Mean age was 35.7 years (s.d. 8.8), 61% were male and 80% had schizophrenia, with a mean age at onset of 22.4 (s.d. 7.6) years. Mean proportion of missed CPD medication was 64%. One in ten had alcohol dependence. Most individuals had multiple adherence barriers. Most clinical variables were not significantly associated with the Tablets Routine Questionnaire; however, in-patients with CPD were more likely to have worse adherence (P ≤ 0.01), as were individuals with worse medication attitudes (Drug Attitudes Inventory, P < 0.01), higher CPD symptom severity levels (Brief Psychiatric Rating Scale, P < 0.001) and higher-risk use of alcohol (Alcohol Use Disorders Identification Test, P < 0.001).
Poorly adherent patients had multiple barriers to adherence, including poor attitudes toward medication and treatment, high illness acuity and substance use comorbidity. Treatments need to address adherence barriers, and consider family supports and challenges from an intergenerational perspective.
This is an epidemiological study of carbapenem-resistant Enterobacteriaceae (CRE) in Veterans’ Affairs medical centers (VAMCs). In 2017, almost 75% of VAMCs had at least 1 CRE case. We observed substantial geographic variability, with more cases in urban, complex facilities. This supports the benefit of tailoring infection control strategies to facility characteristics.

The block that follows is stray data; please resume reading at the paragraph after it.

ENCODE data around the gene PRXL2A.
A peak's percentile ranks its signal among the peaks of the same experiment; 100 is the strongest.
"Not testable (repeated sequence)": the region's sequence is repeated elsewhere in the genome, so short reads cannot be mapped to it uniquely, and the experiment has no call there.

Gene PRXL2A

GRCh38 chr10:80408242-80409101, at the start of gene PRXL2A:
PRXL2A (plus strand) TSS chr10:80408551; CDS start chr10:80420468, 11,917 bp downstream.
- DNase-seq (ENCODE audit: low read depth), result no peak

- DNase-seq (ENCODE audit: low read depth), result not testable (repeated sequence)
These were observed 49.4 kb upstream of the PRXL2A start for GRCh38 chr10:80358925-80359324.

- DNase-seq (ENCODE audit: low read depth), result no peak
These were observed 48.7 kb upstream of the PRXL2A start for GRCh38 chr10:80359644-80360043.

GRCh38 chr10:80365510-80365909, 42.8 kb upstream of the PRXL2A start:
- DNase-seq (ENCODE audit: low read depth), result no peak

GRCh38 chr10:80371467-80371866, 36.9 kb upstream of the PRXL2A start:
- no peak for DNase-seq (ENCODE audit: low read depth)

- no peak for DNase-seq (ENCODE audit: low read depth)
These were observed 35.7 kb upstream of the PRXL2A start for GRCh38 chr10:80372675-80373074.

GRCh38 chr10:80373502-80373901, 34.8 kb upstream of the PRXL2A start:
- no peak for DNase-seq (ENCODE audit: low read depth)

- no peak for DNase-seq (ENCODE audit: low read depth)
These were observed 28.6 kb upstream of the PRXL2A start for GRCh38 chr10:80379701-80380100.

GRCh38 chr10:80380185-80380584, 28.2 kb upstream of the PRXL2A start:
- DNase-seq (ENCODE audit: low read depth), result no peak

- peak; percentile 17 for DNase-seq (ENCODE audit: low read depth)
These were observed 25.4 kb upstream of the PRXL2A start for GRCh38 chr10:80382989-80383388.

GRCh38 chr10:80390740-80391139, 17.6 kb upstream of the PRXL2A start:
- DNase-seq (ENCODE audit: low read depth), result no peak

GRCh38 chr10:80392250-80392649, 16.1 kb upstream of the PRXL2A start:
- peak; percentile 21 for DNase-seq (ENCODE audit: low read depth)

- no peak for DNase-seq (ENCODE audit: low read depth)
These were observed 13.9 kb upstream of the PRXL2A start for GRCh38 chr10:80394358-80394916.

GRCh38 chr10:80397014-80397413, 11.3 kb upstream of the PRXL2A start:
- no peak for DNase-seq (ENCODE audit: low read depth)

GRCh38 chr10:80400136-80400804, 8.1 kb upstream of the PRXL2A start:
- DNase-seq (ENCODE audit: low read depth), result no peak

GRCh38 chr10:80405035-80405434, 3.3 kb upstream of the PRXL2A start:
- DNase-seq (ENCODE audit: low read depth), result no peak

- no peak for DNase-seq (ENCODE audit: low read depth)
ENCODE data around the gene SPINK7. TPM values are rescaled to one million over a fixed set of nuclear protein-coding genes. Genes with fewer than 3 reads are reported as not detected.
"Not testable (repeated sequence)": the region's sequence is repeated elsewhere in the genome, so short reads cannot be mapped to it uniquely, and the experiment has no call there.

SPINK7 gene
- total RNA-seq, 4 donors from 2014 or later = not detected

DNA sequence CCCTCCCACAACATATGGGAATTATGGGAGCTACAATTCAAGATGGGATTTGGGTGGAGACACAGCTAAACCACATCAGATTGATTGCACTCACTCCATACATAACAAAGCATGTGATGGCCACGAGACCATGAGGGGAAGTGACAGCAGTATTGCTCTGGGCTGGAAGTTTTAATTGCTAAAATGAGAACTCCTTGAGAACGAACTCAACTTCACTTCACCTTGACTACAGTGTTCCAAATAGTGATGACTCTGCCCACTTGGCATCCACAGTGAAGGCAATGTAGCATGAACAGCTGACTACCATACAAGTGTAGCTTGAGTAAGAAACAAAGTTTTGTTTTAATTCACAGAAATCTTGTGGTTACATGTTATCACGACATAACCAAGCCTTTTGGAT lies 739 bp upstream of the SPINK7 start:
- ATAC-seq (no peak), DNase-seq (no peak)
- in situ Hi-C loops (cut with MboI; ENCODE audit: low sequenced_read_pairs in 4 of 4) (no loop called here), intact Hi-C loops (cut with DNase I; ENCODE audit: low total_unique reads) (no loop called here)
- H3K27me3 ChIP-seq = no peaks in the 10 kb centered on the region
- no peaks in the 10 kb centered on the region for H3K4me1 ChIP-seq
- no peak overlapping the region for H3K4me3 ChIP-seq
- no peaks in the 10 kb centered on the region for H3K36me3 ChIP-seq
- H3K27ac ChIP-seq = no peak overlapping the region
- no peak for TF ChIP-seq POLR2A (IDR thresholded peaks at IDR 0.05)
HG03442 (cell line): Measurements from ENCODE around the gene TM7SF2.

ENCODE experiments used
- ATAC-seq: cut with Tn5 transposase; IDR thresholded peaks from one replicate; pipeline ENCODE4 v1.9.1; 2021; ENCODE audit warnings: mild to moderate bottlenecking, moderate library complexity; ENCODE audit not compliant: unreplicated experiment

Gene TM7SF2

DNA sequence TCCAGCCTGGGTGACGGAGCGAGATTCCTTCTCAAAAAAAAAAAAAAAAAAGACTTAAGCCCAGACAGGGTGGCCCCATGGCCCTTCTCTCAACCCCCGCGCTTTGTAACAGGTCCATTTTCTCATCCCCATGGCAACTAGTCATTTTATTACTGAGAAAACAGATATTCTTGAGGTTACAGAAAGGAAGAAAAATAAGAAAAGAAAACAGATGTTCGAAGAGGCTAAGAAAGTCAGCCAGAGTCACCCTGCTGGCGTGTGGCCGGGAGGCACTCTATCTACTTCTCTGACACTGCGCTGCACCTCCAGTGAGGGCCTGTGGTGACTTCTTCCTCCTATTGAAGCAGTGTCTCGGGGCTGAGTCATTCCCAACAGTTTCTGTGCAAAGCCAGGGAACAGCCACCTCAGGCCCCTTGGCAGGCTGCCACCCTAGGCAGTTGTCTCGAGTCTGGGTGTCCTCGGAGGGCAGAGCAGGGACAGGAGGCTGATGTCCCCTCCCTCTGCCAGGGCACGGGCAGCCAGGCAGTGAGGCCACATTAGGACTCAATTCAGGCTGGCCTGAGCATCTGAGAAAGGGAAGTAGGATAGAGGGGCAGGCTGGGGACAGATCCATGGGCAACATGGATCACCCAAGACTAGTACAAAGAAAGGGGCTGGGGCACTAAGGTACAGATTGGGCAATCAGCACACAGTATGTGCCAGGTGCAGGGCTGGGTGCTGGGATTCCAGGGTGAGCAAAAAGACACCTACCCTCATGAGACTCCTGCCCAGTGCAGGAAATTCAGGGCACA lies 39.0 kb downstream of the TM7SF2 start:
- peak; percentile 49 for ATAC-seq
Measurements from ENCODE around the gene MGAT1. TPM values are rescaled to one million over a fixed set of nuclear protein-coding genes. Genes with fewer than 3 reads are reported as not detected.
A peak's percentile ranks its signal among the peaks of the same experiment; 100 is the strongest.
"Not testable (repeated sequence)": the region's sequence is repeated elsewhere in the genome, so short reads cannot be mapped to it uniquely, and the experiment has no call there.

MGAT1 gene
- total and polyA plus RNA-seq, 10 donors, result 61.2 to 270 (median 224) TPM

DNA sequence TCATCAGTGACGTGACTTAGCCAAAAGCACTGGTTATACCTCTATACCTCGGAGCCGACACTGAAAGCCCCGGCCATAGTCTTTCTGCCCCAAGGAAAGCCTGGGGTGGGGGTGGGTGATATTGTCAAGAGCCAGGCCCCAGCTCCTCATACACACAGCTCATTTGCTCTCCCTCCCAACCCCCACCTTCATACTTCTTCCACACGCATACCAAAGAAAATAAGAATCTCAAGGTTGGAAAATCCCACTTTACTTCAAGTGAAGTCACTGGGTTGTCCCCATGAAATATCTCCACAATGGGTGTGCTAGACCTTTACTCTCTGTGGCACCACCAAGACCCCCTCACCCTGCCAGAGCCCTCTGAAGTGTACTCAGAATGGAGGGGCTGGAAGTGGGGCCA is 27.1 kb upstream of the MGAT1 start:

Background: Automated testing instruments (ATIs) are commonly used by clinical microbiology laboratories to perform antimicrobial susceptibility testing (AST), whereas public health laboratories may use established reference methods such as broth microdilution (BMD). We investigated discrepancies in carbapenem minimum inhibitory concentrations (MICs) among Enterobacteriaceae tested by clinical laboratory ATIs and by reference BMD at the CDC. Methods: During 2016–2018, we conducted laboratory- and population-based surveillance for carbapenem-resistant Enterobacteriaceae (CRE) through the CDC Emerging Infections Program (EIP) sites (10 sites by 2018). We defined an incident case as the first isolation of Enterobacter spp (E. cloacae complex or E. aerogenes), Escherichia coli, Klebsiella pneumoniae, K. oxytoca, or K. variicola resistant to doripenem, ertapenem, imipenem, or meropenem from normally sterile sites or urine identified from a resident of the EIP catchment area in a 30-day period. Cases had isolates that were determined to be carbapenem-resistant by clinical laboratory ATI MICs (MicroScan, BD Phoenix, or VITEK 2) or by other methods, using current Clinical and Laboratory Standards Institute (CLSI) criteria. A convenience sample of these isolates was tested by reference BMD at the CDC according to CLSI guidelines. Results: Overall, 1,787 isolates from 112 clinical laboratories were tested by BMD at the CDC. Of these, clinical laboratory ATI MIC results were available for 1,638 (91.7%); 855 (52.2%) from 71 clinical laboratories did not confirm as CRE at the CDC. Nonconfirming isolates were tested on either a MicroScan (235 of 462; 50.9%), BD Phoenix (249 of 411; 60.6%), or VITEK 2 (371 of 765; 48.5%). Lack of confirmation was most common among E. coli (62.2% of E. coli isolates tested) and Enterobacter spp (61.4% of Enterobacter isolates tested) (Fig. 1A), and among isolates testing resistant to ertapenem by the clinical laboratory ATI (52.1%, Fig. 1B). Of the 1,388 isolates resistant to ertapenem in the clinical laboratory, 1,006 (72.5%) were resistant only to ertapenem. Of the 855 nonconfirming isolates, 638 (74.6%) were resistant only to ertapenem based on clinical laboratory ATI MICs. Conclusions: Nonconfirming isolates were widespread across laboratories and ATIs. Lack of confirmation was most common among E. coli and Enterobacter spp. Among nonconfirming isolates, most were resistant only to ertapenem. These findings may suggest that ATIs overcall resistance to ertapenem or that isolate transport and storage conditions affect ertapenem resistance. Further investigation into this lack of confirmation is needed, and CRE case identification in public health surveillance may need to account for this phenomenon.